- Congenital disorders that affect multiple body systems
- Neurological disorders
- Mental illness
- Immune System Disorders
While there are many different medical conditions that could be considered disabling from the perspective of the SSA, your disability must affect your ability to work productively — and for a period of time — in order for your claim to be considered.
Are there other benefits associated with Social Security disability?
The main added benefit that comes with an approved disability claim is that after 24 months you are automatically eligible for health care coverage through Medicare. You normally don’t qualify for Medicare until age 65, but those who receive Social Security Disability Insurance (SSDI) are exempt from this requirement. If you are disabled long before your SSDI claim is approved, you may be able to receive a retroactive credit for the 24-month waiting period to qualify for Medicare.
The SSA will conduct periodic reviews to ensure that your disability persists and that all coverages and benefits are legitimate. Your Medicare coverage ends when you can return to work in the future, but the SSA offers a variety of work resources, called work incentives, to those who have recovered from their condition or are able to work in certain circumstances.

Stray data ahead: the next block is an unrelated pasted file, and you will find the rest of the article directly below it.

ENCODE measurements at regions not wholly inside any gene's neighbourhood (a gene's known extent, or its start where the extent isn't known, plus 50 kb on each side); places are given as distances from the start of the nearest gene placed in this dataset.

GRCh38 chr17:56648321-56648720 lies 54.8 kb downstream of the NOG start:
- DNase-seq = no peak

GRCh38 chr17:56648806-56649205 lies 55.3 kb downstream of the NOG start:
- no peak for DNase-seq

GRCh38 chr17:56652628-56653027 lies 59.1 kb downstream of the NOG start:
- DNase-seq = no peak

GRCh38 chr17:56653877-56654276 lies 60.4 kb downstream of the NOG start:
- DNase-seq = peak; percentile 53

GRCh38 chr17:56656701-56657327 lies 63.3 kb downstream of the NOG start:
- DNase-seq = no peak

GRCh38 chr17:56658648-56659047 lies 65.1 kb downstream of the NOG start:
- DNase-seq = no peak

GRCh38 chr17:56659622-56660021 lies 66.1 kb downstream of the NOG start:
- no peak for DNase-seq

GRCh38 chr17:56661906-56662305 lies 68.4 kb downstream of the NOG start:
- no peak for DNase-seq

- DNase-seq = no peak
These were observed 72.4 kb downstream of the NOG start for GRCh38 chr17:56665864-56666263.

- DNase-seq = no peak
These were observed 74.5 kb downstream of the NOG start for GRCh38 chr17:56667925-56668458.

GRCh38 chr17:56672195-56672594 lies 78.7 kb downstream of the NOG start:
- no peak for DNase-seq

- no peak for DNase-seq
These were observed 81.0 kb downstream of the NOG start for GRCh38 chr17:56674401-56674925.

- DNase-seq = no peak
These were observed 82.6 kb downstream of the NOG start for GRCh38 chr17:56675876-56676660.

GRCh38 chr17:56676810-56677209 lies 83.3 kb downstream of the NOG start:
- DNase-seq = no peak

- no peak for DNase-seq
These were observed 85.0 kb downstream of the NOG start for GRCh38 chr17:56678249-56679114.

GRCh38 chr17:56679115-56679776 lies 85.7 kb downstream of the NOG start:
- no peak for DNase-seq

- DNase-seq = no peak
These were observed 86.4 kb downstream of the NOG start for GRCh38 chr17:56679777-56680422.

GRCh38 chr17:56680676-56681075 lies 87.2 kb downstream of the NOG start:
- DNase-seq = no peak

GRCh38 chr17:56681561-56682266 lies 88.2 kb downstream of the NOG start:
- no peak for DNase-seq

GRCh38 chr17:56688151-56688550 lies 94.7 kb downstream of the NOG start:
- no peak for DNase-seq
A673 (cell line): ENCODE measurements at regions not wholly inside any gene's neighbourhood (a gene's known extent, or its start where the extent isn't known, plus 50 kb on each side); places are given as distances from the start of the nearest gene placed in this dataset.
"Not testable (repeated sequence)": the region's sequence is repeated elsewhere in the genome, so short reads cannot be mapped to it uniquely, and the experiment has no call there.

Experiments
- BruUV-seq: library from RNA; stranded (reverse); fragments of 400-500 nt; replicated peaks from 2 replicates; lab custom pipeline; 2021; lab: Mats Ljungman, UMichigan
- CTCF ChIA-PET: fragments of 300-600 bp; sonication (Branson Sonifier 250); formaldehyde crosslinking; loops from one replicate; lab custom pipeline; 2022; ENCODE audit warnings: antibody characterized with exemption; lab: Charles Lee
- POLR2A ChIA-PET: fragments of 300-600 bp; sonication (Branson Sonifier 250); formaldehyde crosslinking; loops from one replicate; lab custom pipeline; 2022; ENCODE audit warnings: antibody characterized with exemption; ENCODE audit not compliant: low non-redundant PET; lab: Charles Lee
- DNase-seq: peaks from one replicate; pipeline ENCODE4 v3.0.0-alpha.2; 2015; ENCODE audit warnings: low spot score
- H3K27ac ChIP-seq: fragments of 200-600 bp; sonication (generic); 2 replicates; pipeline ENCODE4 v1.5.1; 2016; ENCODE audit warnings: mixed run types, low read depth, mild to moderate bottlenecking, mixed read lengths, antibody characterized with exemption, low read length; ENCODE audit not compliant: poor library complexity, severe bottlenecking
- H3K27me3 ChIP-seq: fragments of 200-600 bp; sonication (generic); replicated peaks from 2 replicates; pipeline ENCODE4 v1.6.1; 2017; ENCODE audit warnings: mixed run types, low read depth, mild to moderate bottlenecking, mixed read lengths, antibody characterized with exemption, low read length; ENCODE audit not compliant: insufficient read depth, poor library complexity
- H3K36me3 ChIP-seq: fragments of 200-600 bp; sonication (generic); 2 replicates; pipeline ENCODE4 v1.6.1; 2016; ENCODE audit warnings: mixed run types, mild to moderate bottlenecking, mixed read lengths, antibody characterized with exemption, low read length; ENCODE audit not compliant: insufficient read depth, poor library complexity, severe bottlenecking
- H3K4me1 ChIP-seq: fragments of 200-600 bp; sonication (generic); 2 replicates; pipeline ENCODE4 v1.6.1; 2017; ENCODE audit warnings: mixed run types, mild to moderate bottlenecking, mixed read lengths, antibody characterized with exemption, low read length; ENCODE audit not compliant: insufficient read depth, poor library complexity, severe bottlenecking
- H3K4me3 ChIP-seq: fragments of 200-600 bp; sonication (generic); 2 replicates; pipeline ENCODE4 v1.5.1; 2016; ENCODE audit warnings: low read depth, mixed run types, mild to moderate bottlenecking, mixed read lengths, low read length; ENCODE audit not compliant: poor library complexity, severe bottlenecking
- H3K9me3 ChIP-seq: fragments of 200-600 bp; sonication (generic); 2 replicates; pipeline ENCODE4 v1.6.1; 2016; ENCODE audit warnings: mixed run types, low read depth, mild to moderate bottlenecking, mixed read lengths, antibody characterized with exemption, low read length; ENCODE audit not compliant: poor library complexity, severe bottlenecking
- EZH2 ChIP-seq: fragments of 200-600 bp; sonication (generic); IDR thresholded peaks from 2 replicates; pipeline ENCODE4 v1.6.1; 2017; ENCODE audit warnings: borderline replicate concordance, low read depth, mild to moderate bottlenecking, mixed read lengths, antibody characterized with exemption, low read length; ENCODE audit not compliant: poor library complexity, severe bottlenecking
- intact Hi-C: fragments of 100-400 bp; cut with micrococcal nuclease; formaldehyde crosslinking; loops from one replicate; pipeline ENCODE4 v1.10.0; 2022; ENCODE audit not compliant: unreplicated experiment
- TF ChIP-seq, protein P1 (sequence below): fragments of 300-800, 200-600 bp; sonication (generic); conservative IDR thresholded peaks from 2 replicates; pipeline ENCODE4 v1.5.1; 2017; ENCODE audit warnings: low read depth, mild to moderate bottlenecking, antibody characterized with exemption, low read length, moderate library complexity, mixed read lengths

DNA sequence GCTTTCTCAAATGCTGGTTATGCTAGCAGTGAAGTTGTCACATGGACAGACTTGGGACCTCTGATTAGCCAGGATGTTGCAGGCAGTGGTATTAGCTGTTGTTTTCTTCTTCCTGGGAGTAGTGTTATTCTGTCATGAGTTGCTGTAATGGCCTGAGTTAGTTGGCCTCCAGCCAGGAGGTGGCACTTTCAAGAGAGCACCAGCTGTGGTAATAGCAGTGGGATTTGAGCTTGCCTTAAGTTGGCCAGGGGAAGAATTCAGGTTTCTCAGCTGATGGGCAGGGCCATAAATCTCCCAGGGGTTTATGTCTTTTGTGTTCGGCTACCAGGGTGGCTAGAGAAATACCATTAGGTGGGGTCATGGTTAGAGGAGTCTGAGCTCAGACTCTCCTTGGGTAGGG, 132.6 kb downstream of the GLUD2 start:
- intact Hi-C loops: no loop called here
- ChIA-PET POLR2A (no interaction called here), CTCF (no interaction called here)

Can you work if you are incapacitated for work?
The SSA has specific rules regarding your ability to work while you are disabled, although it should be noted that people on SSDI are initially approved because they are truly unable to work for a variety of reasons.
Since many (if not most) people with disabilities would rather work than receive benefits, the SSA allows a nine-month trial period to determine if your earnings are significant. A “trial month” is any month in which income exceeds $970, and the trial period continues until you have nine cumulative trial months within a 60-month period.
After your trial period, your benefits will stop if Social Security deems your earnings significant. In 2022, Social Security considers your earnings to be significant if you earn more than $1,350 a month (or $2,260 if you’re blind) in the next 36 months. At that income level, you are considered to be sufficiently able to operate profitably and you will no longer receive cash payments. This is sometimes referred to as “substantial profitable activity” or SGA.